Engelstad Family Foundation Rescinds $14 Million Gift to UNLV

Engelstad Family Foundation Rescinds $14 Million Gift to UNLV

The Engelstad Family Foundation has rescinded a $14 million pledge it made in December to the University of Nevada, Las Vegas following media reports that UNLV president Len Jessup may be looking for a new job, the Las Vegas Review-Journal reports.

According to the Review-Journal, Jessup had been challenged at a recent board of regents meeting over the rising cost of UNLV's new medical school. Then, last week, university regent Trevor Hayes questioned the university's handling of a dentist at its dental school who reused a single-use dental implant device on patients. A day after reports that he was being pushed out, Jessup announced that he was "looking at other opportunities." According to Engelstad Foundation trustee Kris Engelstad McGarry, the foundation's pledge agreement with the university included a provision that Jessup and Barbara Atkinson, founding dean of the medical school, remain in place.

"Part of our proposed commitment to them was predicated on the fact that leadership did not change," said Engelstad McGarry. "We rescinded that grant today. We are completely dedicated to the scholarships we have in place for the undergraduate and medical school students, but we don't trust the stewardship of the board of regents to handle our money, sadly."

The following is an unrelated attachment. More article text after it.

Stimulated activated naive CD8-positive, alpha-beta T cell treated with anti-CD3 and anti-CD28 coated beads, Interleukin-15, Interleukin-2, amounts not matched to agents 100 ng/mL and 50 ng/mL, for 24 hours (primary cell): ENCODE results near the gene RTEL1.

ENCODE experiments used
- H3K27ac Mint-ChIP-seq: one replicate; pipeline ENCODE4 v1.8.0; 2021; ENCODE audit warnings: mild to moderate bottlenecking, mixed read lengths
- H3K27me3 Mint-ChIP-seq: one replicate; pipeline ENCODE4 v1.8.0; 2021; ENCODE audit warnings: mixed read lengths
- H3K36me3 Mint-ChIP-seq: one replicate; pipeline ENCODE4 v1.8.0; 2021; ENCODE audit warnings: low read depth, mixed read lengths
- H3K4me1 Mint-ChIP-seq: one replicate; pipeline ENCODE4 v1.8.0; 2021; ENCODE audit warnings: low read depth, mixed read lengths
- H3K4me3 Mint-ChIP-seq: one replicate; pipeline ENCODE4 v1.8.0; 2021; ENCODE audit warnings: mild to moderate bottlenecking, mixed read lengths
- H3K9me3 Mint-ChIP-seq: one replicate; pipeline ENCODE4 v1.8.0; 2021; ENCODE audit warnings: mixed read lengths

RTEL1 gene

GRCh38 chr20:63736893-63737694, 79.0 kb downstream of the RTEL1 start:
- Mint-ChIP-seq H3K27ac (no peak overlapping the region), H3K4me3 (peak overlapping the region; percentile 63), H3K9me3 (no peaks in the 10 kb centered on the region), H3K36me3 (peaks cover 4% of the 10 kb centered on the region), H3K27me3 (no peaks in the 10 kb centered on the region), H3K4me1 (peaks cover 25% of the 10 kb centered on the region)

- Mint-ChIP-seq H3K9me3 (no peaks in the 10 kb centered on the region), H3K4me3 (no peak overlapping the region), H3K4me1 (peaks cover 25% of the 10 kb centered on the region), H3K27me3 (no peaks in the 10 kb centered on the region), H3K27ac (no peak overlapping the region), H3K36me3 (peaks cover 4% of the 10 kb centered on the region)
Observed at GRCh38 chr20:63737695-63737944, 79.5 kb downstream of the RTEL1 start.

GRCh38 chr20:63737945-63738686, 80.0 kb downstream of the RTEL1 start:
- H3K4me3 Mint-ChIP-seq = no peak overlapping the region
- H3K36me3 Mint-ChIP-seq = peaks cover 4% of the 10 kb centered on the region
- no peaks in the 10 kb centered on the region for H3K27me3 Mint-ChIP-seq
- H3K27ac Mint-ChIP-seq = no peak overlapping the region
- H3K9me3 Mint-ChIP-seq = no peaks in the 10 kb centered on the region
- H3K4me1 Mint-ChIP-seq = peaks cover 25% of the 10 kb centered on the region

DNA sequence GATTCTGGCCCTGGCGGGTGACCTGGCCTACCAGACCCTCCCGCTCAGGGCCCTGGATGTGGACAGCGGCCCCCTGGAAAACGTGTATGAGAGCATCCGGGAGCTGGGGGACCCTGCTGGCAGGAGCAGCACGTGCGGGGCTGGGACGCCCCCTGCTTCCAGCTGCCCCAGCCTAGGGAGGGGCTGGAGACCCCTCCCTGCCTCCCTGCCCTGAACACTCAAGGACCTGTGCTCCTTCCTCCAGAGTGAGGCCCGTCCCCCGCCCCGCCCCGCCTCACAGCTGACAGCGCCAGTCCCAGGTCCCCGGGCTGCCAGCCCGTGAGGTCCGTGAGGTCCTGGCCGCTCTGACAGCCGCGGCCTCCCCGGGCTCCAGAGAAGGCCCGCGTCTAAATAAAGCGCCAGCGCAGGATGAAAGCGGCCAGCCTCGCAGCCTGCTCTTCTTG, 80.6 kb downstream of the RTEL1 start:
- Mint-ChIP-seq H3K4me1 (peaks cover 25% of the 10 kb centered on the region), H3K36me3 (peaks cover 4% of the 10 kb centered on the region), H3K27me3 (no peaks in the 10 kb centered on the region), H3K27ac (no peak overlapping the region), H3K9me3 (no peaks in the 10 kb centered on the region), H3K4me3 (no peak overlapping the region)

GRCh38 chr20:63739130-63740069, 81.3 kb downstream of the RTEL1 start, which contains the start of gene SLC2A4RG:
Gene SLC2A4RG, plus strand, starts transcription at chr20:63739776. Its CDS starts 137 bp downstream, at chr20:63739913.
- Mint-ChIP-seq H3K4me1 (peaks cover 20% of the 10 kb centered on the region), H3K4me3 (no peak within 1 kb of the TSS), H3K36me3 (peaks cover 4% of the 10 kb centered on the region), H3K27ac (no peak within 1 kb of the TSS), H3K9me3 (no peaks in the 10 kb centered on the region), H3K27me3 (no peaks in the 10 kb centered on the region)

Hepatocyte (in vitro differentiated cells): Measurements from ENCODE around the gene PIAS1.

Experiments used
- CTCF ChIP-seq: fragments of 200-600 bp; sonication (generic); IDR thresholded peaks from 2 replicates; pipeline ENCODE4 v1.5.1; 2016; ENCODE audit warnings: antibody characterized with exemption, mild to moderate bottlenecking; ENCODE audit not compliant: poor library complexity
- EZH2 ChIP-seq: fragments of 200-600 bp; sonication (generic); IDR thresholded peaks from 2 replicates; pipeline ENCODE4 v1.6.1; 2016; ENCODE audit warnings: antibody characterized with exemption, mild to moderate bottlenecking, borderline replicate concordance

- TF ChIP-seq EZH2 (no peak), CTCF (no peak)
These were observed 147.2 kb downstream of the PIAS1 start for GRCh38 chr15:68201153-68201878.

Jessup, however, posted an email to the UNLV community calling the reports of his pending departure "misleading." "It's no secret that a few regents and I have not always agreed on the direction of UNLV under my leadership," he wrote. "Over the last several weeks, I had conveyed to Chancellor Thom Reilly that the governance structure makes long-term sustainability for any president challenging. I continue to be passionate about UNLV and all our initiatives but expressed to him my intent to begin looking at other opportunities."

A longtime supporter of the university, the foundation has donated millions of dollars for scholarships at the medical school. "Even with philanthropy, it's a transaction, and both parties have to fulfill their end, and they did not," said Engelstad McGarry. "To be put in this position is very uncomfortable. I take no pleasure in this at all."